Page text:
Battambang

After Siem Reap, I could have taken a bus directly back to Phnom Penh before flying out to Indonesia, but decided that I really needed to see somewhere else in Cambodia before running off - after all, I'd come a long way, and had only really seen the Angkor temples. Battambang seemed like a good option - a quick peruse of the Lonely Planet said that there were a few good sights, so that was decided. There are two routes from Siem Reap to Battambang - bus or boat. Naturally, having endured far too many long distance buses recently, I opted for the boat option. Advertised as a 6-7 hour trip, it seemed like the perfect chill-out antidote to the excesses of Siem Reap. The route would spend about an hour crossing the corner of Tonle Sap lake, and then head up river to Battambang. The lake section of the route was a bit stop/start, as the water levels were a bit low - a couple of times some of the crew had to jump out and push us off mudbanks, which wasn't confidence inspiring, but was amusing. Heading up river, things started to slow down. Large clumps of floating greenery began to fill up the river, making the boat's engine cough and splutter whenever we drove over a big clump. Eventually though, the entire river was just a sea of leaves, and we couldn't make any constant headway. Slow down, stop, reverse, charge, slow down, stop. Repeat. And again. And again. The whole journey eventually took slightly over 12 hours! It's wasn't a complete nightmare though, as there was plenty of amusement to be had as we (well, the boat crew) fought through the dense foliage. A slight competition with another stuck boat to see who would make the most headway, buying some barbecued fish from a boat passing the other way, and watching kids do what kids do on a long slow journey - mess about and have a laugh!
Floating wedding venue

Floating wedding venue

Plant-clogged river

Plant-clogged river

Another stranded boat

Another stranded boat

I finally dragged myself into the hostel as the sun was setting hoping for an early night after a long long day. This wish was not to be granted, however - a quiz night invitation, a group of very friendly residents and staff, and copious beer kept me up until 3am! I was sensible though - when it was suggested that we head into town at 3am, I went to my room 'to get some money'... Needless to say, I was asleep within a minute of closing my door! I will confess that once I'd arrived in Battambang, I barely referred to the guidebook at all, with the result that I didn't actually see much of the town. I went for random strolls, but without any real idea of what I was seeing (apart from the French colonial influenced architecture). I did know that there was a local NGO-funded performing arts school (Phare Ponleu Selpak) which had it's own mini-circus, and I spent a fantastic 90 minutes in their big-top watching the performance. Imagine 14-16 year old kids who are aiming to join Cirque de Soleil (some might actually do) tumbling, dancing, balancing and being strange, accompanied by an incomprehensible Cambodian-dialogue story, and you're there. They were very impressive, confident, funny, and acrobatic - just brilliant!
Aerial silk dancer

Aerial silk dancer

Chair balancing at the circus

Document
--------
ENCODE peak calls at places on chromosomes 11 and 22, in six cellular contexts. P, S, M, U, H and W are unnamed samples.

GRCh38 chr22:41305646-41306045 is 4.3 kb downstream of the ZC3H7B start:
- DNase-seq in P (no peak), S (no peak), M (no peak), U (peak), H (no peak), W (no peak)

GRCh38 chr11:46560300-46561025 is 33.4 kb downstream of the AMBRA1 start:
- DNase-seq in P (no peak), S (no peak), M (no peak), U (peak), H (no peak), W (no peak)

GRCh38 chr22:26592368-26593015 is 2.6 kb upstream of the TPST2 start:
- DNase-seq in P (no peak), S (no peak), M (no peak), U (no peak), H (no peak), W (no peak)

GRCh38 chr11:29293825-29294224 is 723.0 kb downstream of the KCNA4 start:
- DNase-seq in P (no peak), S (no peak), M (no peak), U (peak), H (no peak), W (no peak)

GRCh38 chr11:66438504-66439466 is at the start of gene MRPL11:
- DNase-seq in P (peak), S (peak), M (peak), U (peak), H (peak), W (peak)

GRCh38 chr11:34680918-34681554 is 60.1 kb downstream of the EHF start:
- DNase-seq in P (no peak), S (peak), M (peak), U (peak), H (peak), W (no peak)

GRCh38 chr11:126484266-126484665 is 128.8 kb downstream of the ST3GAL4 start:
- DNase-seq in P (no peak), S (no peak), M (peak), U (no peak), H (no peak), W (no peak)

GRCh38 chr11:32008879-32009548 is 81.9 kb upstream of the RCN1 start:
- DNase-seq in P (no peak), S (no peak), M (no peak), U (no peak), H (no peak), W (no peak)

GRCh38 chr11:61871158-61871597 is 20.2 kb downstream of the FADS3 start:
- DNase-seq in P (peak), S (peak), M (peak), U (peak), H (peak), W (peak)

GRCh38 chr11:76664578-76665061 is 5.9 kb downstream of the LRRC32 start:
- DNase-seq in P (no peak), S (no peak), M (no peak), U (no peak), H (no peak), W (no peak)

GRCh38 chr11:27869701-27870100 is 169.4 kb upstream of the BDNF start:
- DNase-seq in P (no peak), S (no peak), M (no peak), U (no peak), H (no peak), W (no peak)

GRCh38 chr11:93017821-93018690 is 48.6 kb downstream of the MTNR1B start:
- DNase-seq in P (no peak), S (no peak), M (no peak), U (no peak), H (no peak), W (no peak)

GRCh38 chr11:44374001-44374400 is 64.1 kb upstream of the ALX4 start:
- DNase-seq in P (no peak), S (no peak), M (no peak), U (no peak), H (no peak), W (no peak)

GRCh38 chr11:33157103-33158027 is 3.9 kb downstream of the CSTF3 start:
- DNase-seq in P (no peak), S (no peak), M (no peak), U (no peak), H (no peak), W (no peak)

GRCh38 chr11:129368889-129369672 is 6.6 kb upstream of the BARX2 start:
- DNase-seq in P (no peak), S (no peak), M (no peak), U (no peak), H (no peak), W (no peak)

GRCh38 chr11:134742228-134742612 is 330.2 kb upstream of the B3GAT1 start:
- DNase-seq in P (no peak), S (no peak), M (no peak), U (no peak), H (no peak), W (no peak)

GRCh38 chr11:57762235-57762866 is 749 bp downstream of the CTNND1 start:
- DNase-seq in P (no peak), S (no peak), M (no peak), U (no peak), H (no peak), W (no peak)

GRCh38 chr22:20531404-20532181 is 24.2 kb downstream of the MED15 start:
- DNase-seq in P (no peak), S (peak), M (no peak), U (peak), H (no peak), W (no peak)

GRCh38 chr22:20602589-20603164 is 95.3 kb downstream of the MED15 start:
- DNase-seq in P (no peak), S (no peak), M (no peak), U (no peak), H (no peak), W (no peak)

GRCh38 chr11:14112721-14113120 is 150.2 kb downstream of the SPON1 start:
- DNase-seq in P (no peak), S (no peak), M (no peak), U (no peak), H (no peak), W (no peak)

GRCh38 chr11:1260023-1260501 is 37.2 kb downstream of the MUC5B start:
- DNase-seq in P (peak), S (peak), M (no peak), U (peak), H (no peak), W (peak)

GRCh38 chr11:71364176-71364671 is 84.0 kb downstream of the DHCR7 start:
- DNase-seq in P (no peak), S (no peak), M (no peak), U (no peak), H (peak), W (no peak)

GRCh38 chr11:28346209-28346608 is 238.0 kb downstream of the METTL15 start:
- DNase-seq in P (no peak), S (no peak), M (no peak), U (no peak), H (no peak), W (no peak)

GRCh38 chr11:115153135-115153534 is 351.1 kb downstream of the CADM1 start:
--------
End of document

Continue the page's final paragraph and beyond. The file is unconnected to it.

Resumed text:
Chair balancing at the circus

The final sight I had on my list was the bamboo railway. I'd heard about this from a couple of other backpackers in Australia, and it sounded like an unmissable experience. The section of railway used is a remnant of the system built by the French during their colonization - though since then the line has degraded to such an extent that trains can't use the line any more. The locals, however, designed tiny twin-axle... well, carts, I suppose... driven by a tiny engine on a 3m bamboo platform - these are used locally to move goods up and down the line, but tourists probably comprise the bulk of the traffic on the line now. Hurtling along on a tiny platform down rickety, bumpy rails, flying past confused looking livestock - its great fun! The unique part of the trip is how to deal with nori (the Cambodian word for the trains) coming in the opposite direction. The noris stops, and the drivers lift the platform of one nori off its axles and put it to the side of the track. Then the axles are moved off - the intact nori moves past - and then they rebuild the dismantled train. After about two minutes delay, both trains are heading off again. Very clever.
Taking the train apart

Taking the train apart

Bamboo railway, Battambang

Bamboo railway, Battambang

Kids making bamboo insects

Kids making bamboo insects

An unexpected highlight was at the turnaround point, about 4km down the line. The nori stopped at a station where (unsurprisingly) there were a couple of stalls selling souvenirs. There were three kids who were weaving bamboo leaves into rings, flowers and insects - they were impressively dextrous, and I ended up taking three grasshoppers back with me. I bought them a few drinks to share, and took a photo of two of them, who seemed really excited to see themselves on the screen on my camera. Happy times. Anyway, I had a bus to catch to Phnom Penh, so got back on the nori to head back into town, and off to the capital. I'd like to visit Battambang again, though with a bit more research perhaps - the town seemed to have a lot more to it that I just didn't see...
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